I'm not suggesting you put yourself through a tortuously painful surgery to gain a new perspective. You actually don't need to, because at some point in life we all encounter physical or emotional pain. It takes you to a dark place and it ain't fun.
But if you choose, you can use the pain to your benefit, use it as a lesson, use it to inspire.
Each up and down in life is an opportunity. With practice, with experience, with mindfulness to understand and process how you feel, you learn how to smooth out the ride.
When you're feeling down, take a moment to remember that it will get better. You know it'll get better because you've been there before. Remember? Write it all down, how you're feeling, all the things that are shitty AND all the things for which you're grateful.
When you're on the other side, when life is good and you're happy, it's also OK to remember that you will feel pain again. That's OK because that's real. Write it all down, all the good things you're feeling, build your own appreciation memorial.
Both the ups and downs of life teach us how to survive. They are a yin and yang—they create balance.
So just be yourself, feel your feels, write it all down, learn from it, and remember to appreciate life, every stupid second of it.
This article is cross-posted with Elephant Journal:
We've all heard the whole “pain is inevitable, suffering is optional” idiom thrown around.
I hear it a lot in yoga, often referring to the emotional pain that comes in life, or perhaps the few seconds of “pain” you feel when you get into a triangle pose after a week away from your practice. Suffering in either situation being a choice. That phrase, as I used to know it, sounds so quaint to me now.
Last week I had a tonsillectomy, and for those who've never had one let me tell you, it was one of the worst experiences of my life. I had a terrible recovery, but as with any dark cloud in life there is also a silver lining. The pain/suffering idiom became lodged in my mind, and it was the first time I truly, actually, honestly understood it.
The suffering was real, and not in some esoteric yoga way, but in the real-life, excruciating pain way. It was a powerfully important lesson. Pain in all its forms just exists, there’s nothing we can do about it. But how we handle that pain is a choice. We can wallow it until it’s physically and emotionally out of control. Or we can change our perspective on it, see it as a means to an end, and ultimately be in charge of our own happiness.
I’m definitely not the first, nor the last person to go through this. I talked to many friends about it beforehand, and those who had their tonsils removed as a child said something like, “It’s not so bad, I just remember eating a lot of ice cream!” Contrast that with those who has the surgery as an adult, who said, unequivocally, “It was the worst pain I’ve ever felt in my life!”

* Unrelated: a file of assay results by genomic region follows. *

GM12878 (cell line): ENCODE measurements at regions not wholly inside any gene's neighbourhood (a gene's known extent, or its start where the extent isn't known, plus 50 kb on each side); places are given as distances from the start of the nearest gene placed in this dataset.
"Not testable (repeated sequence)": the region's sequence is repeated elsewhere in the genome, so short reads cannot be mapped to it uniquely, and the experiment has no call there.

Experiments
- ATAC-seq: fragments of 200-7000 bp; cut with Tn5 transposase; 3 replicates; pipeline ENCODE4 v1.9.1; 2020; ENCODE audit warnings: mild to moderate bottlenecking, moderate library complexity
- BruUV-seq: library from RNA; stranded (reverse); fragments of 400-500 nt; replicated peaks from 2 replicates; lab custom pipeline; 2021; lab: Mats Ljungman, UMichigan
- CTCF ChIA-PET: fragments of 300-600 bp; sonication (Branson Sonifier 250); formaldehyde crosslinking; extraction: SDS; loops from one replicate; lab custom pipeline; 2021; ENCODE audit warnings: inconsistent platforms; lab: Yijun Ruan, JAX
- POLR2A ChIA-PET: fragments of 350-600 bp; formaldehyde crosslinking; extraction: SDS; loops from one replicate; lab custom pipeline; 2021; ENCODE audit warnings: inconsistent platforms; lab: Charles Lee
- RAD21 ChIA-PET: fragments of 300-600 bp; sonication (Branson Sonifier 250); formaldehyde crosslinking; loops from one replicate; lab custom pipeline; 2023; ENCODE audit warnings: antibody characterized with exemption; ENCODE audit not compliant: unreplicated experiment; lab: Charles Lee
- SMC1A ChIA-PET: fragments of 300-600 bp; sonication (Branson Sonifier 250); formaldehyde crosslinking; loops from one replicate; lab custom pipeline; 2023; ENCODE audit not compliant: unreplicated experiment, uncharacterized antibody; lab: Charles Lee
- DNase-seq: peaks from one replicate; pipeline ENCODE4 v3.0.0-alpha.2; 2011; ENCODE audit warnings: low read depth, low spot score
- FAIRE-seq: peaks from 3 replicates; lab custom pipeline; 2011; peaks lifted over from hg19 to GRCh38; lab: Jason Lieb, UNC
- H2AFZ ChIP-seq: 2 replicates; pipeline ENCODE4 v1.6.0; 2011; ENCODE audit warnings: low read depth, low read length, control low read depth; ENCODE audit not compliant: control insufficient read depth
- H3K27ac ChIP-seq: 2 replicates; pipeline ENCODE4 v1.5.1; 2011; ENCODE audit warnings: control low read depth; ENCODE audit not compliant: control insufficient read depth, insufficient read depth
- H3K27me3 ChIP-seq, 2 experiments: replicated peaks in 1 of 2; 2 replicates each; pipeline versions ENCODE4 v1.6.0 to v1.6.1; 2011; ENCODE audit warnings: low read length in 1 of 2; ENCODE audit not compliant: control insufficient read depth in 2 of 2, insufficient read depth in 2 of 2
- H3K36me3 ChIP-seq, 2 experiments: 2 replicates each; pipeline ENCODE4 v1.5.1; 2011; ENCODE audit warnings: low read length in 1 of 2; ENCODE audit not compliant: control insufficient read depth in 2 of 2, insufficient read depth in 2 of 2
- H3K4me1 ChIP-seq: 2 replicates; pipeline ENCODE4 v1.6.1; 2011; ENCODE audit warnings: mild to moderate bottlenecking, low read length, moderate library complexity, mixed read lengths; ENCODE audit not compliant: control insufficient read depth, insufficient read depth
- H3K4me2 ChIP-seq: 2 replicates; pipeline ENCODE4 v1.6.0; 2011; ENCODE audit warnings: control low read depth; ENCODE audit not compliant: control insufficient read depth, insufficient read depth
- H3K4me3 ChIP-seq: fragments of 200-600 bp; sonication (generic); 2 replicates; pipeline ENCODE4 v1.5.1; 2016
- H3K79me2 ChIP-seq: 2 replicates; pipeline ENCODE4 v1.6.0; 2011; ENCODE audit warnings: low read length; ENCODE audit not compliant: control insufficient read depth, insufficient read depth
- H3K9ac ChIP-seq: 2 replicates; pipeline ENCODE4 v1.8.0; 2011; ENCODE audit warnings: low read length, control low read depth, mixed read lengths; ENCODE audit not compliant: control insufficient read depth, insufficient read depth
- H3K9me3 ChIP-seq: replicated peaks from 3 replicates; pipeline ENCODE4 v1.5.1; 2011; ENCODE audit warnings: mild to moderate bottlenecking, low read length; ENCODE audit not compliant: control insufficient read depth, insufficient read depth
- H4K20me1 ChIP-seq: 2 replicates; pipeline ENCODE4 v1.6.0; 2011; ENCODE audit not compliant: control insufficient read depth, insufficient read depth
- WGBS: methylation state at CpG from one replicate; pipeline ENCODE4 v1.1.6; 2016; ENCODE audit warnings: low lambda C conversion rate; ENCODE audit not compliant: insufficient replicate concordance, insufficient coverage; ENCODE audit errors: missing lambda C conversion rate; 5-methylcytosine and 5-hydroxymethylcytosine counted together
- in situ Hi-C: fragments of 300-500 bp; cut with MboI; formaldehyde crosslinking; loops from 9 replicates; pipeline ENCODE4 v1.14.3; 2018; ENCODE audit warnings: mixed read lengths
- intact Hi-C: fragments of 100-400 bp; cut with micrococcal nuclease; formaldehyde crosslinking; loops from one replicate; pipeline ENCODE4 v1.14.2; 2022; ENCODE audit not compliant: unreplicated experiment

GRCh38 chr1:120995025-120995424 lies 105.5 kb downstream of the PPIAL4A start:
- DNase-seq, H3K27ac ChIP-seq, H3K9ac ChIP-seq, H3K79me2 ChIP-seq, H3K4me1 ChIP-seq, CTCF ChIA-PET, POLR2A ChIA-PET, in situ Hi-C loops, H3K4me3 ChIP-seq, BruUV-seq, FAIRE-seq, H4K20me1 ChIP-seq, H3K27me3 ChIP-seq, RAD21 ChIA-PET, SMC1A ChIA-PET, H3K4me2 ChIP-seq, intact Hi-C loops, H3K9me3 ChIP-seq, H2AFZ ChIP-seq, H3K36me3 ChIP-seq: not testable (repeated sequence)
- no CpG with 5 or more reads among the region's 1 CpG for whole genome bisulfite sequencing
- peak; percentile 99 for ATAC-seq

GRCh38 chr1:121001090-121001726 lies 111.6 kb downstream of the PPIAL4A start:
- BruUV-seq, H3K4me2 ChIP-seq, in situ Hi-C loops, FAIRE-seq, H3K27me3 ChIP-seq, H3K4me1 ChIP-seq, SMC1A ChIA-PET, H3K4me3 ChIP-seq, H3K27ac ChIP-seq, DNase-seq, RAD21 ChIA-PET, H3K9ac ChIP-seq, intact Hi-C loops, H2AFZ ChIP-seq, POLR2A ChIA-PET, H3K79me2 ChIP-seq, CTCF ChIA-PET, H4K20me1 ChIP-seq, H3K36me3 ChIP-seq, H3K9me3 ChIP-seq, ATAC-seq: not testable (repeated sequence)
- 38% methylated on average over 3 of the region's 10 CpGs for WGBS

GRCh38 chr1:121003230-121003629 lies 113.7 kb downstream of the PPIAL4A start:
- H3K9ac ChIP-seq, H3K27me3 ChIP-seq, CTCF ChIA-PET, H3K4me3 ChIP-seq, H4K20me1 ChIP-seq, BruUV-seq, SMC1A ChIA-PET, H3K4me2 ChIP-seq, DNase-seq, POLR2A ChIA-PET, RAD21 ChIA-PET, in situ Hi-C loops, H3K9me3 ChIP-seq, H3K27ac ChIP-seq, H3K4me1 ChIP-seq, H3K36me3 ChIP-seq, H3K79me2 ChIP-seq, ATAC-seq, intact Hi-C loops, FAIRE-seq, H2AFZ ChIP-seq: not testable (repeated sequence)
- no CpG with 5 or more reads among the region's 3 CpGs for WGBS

So I was warned. I knew what I was getting into. Or at least, I “knew” what I was getting into. I came to learn over the week-plus of recovery that it’s one thing to imagine what the “worst pain in your life” might feel like, and it’s quite another thing to actually feel it. The value of experience cannot be underestimated.
In those seven or so days I endured more pain than I could’ve ever imagined, the worst being night four, which seemed illogical (shouldn’t you be on the mend at that point?) but was true. Terribly true.
That night the level of constant, throbbing, overwhelming pain—and in the throat which is so central to our everyday life—quite literally broke me. Forget swallowing food or water, it hurt just to breathe. My ears were cauldrons of fire. My jaw had just finished a round in the boxing ring. Speaking one word sent razor blades down my throat.
No mindfulness exercise or act of positive thinking was enough. I was bulldozed by regret, “why did I agree to have this surgery?!” Flattened by anger, “you are such an idiot!” Conquered by suffering, “you are so weak!”
At the peak of my suffering I briefly considered taking every pill I’d been prescribed, because it just wasn’t worth it anymore. Life was no longer a viable option. Thankfully, that idea was quickly dismissed by the quiet voice of rational thought I could still hear through the white noise of pain and narcotics.
That emotional breakdown was a low point in my life. But sometimes it’s at our lowest that we finally learn to look up.
At a very basic level, my emotions that night made the physical pain worse. Like so many other things, crying uses your throat. So that was my first realization: by wallowing in my pain I was making the pain stronger. Getting upset by it was actually counterintuitive, because it perpetuated the problem.
The same lesson goes for many other parts of life: nerves before public speaking is counterintuitive, because that anxiety can actually cause you to make the verbal mistake you’re so nervous about. Anger at someone when they’ve talked smack is counterintuitive, because that anger causes you to be an asshole which actually encourages a negative persona.
At a much broader level, letting myself get dragged down by the pain caused me to lose all hope. This was my most important realization: by wallowing in the pain I was letting the pain win. I had no choice in the matter—the pain existed no matter how many deep breaths I took or vicodins I popped. But the suffering I felt, that was entirely up to me. Instead of suffering I could be mindful about the pain, view it as part of the healing process, a means to a much more positive end, as evidence of my throat repairing itself.
Wallowing in any pain—physical, emotional or yogi—and letting that pain drag me down, that is entirely up to me.
I had a choice: continue to suffer or make up my mind to be happy.
I chose to be happy.
The next morning was day five, and I woke up in the same excruciating pain. But I also woke up with a smile, because I knew that in a day or so I would feel relief, in a week I would feel back to normal, and in a month my sleep apnea and constant colds would (hopefully) go away. I woke up with a smile, because I knew it was all downhill cruising from there. I woke up with a smile, because I saw the light at the end of the tunnel.
I woke up with a smile, because I knew that I no longer had to suffer, and turns out that was really all I needed to know.